How did such a loving and friendly group of individuals become so hostile and disdained? You quite well know the answer to this question; Amy was more attractive than Blossom, hence receiving the immediate attention and acceptance into the school. Blossom, however, made no friends. She sat alone, and felt miserable at school. Both girls were equal in personality, as they were both considerate, kind, and got good grades. Society creates a divide between people, who are similar in more ways than they are unique. If one is not beautiful of physically appealing, he/she is not worthy of being a part of the community, and engaging with those who are. This may not be true in all cases, however this is present in any school you may visit the majority of the time. Is this what we as parents have taught our kids? To be judgmental and have a complete disregard for the emotions of others?
If we did not create this social divide, then how did it occur? This question can be answered by taking a look around us. We are surrounded by the influence of the media, and its superstars. They are presented as perfection, the perfect man or woman. If one does not look like them or act like them, they are no adequate, or anywhere close to being a strong part of society. When walking down the street, I doubt you see many woman that look like Megan Fox. Yet such opinion are presented in such a way in television and in movies, that our generation is taught to believe that that is how we should look and act. Singling out a type of people and saying everyone else is imperfect will obviously cause injustice in our society. Teenage girls are having horrendous diets, and feeling like crap because they do not look like someone famous. Aren't role models supposed to be those who present morality and ethics in a positive manner? Instead, we perceive role models to be the same super models. If this is perfection, then this is the end to human civility and acceptance of one another.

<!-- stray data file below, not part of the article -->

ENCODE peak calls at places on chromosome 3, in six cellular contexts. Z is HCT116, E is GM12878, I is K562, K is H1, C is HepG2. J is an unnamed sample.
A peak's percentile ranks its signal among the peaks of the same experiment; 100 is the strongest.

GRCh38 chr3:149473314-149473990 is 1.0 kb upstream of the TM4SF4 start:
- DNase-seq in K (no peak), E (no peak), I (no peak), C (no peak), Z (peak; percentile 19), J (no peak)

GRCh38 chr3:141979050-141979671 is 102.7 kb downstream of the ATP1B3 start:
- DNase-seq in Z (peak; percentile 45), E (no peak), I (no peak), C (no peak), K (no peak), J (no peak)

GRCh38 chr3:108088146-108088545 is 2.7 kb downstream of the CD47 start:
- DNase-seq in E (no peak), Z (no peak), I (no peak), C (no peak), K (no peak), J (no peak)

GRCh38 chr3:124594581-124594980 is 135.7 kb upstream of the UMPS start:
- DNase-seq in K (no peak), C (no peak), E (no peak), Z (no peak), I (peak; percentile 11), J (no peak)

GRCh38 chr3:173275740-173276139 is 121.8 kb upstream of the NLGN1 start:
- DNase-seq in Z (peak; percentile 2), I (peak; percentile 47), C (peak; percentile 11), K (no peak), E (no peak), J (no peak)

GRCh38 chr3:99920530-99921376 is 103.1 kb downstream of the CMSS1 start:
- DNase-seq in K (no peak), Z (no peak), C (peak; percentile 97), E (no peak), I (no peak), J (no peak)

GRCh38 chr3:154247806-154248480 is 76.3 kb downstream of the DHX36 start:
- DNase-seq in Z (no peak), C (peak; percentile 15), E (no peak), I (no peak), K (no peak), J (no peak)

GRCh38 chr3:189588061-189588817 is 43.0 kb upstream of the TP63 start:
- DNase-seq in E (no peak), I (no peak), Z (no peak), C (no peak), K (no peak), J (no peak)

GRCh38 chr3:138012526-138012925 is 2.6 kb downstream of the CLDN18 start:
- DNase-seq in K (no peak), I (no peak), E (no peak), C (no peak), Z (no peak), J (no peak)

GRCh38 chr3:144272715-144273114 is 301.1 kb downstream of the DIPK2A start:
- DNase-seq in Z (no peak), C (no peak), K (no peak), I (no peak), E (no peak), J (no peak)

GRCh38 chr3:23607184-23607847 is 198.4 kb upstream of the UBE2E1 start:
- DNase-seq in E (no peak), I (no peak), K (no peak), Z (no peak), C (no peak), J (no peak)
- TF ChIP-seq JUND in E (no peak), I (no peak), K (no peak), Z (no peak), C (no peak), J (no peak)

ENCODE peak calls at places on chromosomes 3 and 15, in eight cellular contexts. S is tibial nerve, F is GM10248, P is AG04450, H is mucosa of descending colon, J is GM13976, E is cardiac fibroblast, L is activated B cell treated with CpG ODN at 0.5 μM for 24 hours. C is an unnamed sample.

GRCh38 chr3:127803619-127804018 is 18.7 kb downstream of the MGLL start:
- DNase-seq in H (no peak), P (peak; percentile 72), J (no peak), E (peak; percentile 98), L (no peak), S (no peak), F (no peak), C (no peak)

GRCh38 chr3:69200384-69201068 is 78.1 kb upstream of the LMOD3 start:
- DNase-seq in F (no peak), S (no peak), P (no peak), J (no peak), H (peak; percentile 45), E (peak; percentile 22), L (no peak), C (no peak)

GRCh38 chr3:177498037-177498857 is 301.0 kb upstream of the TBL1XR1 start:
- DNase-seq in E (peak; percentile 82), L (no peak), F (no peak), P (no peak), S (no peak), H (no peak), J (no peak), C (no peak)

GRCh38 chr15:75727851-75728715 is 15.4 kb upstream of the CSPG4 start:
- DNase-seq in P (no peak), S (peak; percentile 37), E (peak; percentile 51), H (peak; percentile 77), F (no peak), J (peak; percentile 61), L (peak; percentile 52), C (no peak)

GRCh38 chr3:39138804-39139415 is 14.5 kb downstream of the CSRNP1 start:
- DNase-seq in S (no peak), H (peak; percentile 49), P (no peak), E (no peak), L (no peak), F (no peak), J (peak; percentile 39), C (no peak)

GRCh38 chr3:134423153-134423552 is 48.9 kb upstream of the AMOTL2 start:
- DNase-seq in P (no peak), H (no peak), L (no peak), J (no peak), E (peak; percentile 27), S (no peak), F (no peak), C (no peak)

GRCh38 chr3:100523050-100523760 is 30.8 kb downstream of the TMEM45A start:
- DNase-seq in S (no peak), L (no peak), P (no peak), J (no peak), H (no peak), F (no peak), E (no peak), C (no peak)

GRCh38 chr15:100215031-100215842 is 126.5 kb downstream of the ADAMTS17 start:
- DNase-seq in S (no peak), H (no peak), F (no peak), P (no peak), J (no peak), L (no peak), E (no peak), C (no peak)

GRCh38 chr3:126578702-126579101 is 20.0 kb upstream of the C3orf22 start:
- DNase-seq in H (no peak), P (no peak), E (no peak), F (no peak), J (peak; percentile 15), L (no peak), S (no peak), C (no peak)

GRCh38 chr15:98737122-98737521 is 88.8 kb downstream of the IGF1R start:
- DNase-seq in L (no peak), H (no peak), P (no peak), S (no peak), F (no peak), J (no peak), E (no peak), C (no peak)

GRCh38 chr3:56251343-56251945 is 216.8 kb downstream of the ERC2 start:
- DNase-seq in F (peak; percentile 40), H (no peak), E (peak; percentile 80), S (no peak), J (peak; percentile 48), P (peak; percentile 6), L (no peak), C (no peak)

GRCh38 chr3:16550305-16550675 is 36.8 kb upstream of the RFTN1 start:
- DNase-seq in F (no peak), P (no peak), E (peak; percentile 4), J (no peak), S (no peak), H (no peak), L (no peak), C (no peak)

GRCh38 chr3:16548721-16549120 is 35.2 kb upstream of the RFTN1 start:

Society as a Group
It may be common to believe that one's personal interaction with society is the same as per being in a group of people. This is a fallacy even greater than the greatest perception, as we are not the same people when mixed in a crowd. Let us take another example of school children. A group of adolescents, in their late teens, are standing in an alley smoking a joint. A boy, Alex, takes that route home and has to pass the smokers on this day, who are his friends. He enters the alley, and is jubilant to see his friends. He walks up to them and greets them, and they start talking about how lousy school was. Out of nowhere, one of the boys, Jimmy, pulls out a cigarette. He asks Alex if he wants them, and he blatantly refused. Jimmy starts calling Alex a coward and a wimp, and so do the other boys. Alex did not want to show that he was a wimp to his friends. After much pressure from the group, Alex took the cigarette in his hands. His hands were trembling, and one of the boys pulled out a lighter and lit the cigarette. Alex put it to his mouth and was disgusted by the taste. He felt like he was going to throw up, and ran home.